Frontiers and Challenges of Early Childhood Research

Presenter: Deborah Phillips
While this meeting focuses on STEM education for grades preK–3, this presentation challenges participants to look at the broader topic of early childhood learning. In this session, current research findings related to (1) links between stress and early learning, (2) effective instruction, and (3) preK programs are discussed. The presenter also describes challenges arising from the current state of early education and from the shifting demographics of the United States’ early childhood population. Highlights from promising frontiers of research on early childhood learning are presented, followed by a question and answer session.

Deborah Phillips, Professor, Georgetown University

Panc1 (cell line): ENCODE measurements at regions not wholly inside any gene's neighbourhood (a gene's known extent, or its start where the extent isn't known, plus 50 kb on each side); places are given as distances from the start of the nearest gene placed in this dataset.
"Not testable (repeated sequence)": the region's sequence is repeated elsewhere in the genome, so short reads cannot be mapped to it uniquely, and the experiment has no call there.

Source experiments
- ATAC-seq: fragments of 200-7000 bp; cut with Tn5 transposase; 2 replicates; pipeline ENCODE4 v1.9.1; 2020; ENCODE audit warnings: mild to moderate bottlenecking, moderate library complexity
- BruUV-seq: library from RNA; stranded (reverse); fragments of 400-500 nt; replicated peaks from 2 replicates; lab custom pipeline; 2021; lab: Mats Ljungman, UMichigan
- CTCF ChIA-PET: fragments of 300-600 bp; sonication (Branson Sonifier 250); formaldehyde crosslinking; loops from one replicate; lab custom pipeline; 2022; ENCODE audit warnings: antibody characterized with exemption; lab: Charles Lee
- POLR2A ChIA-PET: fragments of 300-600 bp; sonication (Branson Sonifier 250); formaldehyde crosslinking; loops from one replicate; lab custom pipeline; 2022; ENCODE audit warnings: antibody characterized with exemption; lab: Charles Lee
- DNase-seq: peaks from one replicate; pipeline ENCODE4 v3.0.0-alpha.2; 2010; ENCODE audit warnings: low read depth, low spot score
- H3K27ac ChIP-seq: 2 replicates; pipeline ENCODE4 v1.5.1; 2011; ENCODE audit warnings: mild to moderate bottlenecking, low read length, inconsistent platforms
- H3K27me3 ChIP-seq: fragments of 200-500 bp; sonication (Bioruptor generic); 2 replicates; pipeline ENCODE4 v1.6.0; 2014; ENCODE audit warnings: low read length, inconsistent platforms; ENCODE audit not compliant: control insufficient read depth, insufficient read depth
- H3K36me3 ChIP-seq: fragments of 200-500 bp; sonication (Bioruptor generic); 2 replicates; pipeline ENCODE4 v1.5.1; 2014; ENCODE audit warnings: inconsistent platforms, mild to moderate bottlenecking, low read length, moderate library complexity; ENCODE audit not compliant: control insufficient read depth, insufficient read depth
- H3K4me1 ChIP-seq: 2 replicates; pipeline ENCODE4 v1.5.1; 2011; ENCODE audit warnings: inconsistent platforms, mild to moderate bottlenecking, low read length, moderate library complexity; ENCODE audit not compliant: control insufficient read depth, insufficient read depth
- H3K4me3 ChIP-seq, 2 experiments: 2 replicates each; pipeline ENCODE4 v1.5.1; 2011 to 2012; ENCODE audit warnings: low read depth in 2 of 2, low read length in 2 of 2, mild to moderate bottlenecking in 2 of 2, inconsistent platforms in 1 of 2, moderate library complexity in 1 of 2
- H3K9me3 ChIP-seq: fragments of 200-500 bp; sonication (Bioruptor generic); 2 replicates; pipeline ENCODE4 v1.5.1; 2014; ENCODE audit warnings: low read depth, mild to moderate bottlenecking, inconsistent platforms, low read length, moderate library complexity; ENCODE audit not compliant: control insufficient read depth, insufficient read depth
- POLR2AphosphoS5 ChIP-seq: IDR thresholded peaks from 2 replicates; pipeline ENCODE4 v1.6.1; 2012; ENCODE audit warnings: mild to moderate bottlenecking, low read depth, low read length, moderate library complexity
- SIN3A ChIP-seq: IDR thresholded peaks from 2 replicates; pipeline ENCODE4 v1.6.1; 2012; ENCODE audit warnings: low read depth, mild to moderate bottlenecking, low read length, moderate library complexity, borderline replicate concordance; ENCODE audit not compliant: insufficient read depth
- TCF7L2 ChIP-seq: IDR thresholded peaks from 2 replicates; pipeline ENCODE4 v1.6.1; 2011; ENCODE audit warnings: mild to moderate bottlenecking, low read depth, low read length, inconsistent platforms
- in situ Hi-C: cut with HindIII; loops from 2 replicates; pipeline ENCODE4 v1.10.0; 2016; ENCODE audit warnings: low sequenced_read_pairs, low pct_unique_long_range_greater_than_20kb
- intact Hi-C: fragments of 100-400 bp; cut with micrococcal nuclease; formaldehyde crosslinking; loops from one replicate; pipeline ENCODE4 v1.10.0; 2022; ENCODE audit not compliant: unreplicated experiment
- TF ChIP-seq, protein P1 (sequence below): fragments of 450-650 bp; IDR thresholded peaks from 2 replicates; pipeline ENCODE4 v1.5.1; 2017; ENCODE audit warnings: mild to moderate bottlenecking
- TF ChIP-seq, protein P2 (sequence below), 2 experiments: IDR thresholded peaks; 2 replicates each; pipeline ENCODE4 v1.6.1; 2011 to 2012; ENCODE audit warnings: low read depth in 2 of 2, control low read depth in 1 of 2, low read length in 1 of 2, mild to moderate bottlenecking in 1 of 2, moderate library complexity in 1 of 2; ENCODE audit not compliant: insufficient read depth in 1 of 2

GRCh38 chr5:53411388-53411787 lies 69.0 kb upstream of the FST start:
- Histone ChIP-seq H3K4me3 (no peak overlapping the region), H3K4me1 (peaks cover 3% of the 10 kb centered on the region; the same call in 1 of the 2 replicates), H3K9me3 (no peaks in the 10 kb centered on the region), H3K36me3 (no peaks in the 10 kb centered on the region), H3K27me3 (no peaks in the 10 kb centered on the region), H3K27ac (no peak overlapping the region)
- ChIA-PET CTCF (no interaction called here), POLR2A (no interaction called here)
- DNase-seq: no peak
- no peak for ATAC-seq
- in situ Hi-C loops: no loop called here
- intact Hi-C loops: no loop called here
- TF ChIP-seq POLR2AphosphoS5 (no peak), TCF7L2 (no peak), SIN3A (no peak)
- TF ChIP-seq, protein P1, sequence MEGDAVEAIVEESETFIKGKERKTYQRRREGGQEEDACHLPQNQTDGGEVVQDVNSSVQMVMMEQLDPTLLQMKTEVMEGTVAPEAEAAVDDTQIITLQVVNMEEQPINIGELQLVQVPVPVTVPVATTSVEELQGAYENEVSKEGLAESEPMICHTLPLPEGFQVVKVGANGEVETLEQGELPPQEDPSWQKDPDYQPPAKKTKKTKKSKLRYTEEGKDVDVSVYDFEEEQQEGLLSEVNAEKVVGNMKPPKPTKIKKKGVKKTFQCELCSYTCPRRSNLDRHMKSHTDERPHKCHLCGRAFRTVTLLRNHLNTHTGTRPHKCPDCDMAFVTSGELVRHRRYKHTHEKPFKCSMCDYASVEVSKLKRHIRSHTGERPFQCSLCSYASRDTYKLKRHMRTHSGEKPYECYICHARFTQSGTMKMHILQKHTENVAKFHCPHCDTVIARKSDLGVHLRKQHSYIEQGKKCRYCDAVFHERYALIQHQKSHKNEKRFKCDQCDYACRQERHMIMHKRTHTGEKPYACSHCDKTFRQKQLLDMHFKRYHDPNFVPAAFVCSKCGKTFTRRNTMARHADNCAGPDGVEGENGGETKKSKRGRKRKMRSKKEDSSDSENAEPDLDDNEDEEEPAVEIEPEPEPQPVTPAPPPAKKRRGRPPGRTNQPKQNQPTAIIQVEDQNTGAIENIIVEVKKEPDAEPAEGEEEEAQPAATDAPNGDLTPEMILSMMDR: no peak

Deborah Phillips is a professor of psychology and associated faculty in the Public Policy Institute at Georgetown University. She was the first executive director of the Board on Children, Youth, and Families of the National Research Council and the Institute of Medicine, and served as study director for the Board’s report, From Neurons to Neighborhoods: The Science of Early Child Development. She also served as president of the Foundation for Child Development and director of Child Care Information Services at the National Association for the Education of Young Children. As a Congressional Science Fellow of the Society for Research in Child Development, Phillips served as an analyst at the Congressional Budget Office and on the personal staff of Rep. George Miller. Her research focuses on the developmental effects of early childhood programs—for both typically developing children and those with special needs—including research on child care, Head Start, and preK programs. Phillips has served on numerous task forces and advisory groups that address child and family policy issues, including the Task Force on Meeting the Needs of Young Children of the Carnegie Corporation of New York, the National Scientific Council on the Developing Child, the Head Start FACES Redesign Expert Panel, and the Secretary’s (U.S. Department of Health and Human Services) Committee on the Maternal, Infant, and Early Childhood Home Visiting Evaluation. Phillips is a Fellow of the American Psychological Association, the Eastern Psychological Association, and the American Psychological Society. In 2011, she received the Distinguished Contributions to Education in Child Development Award from the Society for Research in Child Development. Phillips holds a PhD in Developmental Psychology from Yale University.